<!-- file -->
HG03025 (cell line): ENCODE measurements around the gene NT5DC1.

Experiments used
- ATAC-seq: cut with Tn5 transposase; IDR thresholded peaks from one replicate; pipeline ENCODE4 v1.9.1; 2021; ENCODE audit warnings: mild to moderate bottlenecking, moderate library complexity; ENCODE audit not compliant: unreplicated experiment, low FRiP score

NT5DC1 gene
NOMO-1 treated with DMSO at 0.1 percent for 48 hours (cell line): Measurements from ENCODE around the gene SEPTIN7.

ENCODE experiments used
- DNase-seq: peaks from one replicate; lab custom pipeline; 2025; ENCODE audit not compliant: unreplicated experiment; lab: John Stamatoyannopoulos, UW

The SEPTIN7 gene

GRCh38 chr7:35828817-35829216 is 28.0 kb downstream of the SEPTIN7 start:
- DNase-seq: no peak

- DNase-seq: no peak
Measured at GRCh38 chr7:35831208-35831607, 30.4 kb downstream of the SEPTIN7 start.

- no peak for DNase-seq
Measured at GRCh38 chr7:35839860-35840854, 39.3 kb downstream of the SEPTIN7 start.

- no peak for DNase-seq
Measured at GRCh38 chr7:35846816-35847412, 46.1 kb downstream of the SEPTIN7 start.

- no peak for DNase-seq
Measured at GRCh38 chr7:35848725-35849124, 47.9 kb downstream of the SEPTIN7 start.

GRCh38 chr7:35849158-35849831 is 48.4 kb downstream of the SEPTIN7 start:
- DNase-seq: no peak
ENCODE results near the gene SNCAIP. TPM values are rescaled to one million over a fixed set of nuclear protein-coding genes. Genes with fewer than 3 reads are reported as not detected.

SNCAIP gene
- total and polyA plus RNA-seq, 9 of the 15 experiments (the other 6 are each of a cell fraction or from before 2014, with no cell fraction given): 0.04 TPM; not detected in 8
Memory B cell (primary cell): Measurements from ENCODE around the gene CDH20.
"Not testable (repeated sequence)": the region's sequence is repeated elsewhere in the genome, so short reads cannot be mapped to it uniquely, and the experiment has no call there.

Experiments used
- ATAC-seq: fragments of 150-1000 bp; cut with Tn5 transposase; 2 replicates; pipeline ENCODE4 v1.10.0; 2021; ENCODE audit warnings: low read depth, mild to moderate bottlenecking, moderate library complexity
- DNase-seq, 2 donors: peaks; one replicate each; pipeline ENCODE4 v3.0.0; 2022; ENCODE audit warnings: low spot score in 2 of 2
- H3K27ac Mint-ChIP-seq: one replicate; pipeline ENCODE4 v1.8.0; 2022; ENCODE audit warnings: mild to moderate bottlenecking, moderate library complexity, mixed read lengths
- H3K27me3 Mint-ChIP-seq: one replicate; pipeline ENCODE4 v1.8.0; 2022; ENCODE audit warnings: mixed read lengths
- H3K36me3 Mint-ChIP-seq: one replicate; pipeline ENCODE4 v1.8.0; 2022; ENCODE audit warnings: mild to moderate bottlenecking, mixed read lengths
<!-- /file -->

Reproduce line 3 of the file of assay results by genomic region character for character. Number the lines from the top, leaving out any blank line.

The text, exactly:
- ATAC-seq: cut with Tn5 transposase; IDR thresholded peaks from one replicate; pipeline ENCODE4 v1.9.1; 2021; ENCODE audit warnings: mild to moderate bottlenecking, moderate library complexity; ENCODE audit not compliant: unreplicated experiment, low FRiP score